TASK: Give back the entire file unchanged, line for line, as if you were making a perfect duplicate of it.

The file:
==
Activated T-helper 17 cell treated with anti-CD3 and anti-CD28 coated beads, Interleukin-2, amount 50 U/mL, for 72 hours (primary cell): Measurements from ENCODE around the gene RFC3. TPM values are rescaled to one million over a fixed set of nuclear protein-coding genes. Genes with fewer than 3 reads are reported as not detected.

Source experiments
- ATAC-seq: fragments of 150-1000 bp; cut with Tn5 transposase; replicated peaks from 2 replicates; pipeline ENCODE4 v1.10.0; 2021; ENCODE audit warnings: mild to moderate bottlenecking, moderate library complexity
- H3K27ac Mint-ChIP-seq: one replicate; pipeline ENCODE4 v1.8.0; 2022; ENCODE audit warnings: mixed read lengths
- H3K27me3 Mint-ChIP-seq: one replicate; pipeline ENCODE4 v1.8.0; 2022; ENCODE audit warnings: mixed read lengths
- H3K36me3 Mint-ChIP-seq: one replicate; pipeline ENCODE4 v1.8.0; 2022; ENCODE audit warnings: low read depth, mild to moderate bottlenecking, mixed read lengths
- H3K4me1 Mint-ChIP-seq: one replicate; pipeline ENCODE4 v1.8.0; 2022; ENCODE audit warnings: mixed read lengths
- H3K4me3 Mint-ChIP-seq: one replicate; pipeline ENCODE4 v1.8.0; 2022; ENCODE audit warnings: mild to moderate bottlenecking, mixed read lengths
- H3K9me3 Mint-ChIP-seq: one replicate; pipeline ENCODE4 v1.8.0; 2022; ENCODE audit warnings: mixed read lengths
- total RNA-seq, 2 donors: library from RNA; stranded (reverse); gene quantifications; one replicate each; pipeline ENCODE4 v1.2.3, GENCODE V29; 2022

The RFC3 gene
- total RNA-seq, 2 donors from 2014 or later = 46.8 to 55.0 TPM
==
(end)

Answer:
Activated T-helper 17 cell treated with anti-CD3 and anti-CD28 coated beads, Interleukin-2, amount 50 U/mL, for 72 hours (primary cell): Measurements from ENCODE around the gene RFC3. TPM values are rescaled to one million over a fixed set of nuclear protein-coding genes. Genes with fewer than 3 reads are reported as not detected.

Source experiments
- ATAC-seq: fragments of 150-1000 bp; cut with Tn5 transposase; replicated peaks from 2 replicates; pipeline ENCODE4 v1.10.0; 2021; ENCODE audit warnings: mild to moderate bottlenecking, moderate library complexity
- H3K27ac Mint-ChIP-seq: one replicate; pipeline ENCODE4 v1.8.0; 2022; ENCODE audit warnings: mixed read lengths
- H3K27me3 Mint-ChIP-seq: one replicate; pipeline ENCODE4 v1.8.0; 2022; ENCODE audit warnings: mixed read lengths
- H3K36me3 Mint-ChIP-seq: one replicate; pipeline ENCODE4 v1.8.0; 2022; ENCODE audit warnings: low read depth, mild to moderate bottlenecking, mixed read lengths
- H3K4me1 Mint-ChIP-seq: one replicate; pipeline ENCODE4 v1.8.0; 2022; ENCODE audit warnings: mixed read lengths
- H3K4me3 Mint-ChIP-seq: one replicate; pipeline ENCODE4 v1.8.0; 2022; ENCODE audit warnings: mild to moderate bottlenecking, mixed read lengths
- H3K9me3 Mint-ChIP-seq: one replicate; pipeline ENCODE4 v1.8.0; 2022; ENCODE audit warnings: mixed read lengths
- total RNA-seq, 2 donors: library from RNA; stranded (reverse); gene quantifications; one replicate each; pipeline ENCODE4 v1.2.3, GENCODE V29; 2022

The RFC3 gene
- total RNA-seq, 2 donors from 2014 or later = 46.8 to 55.0 TPM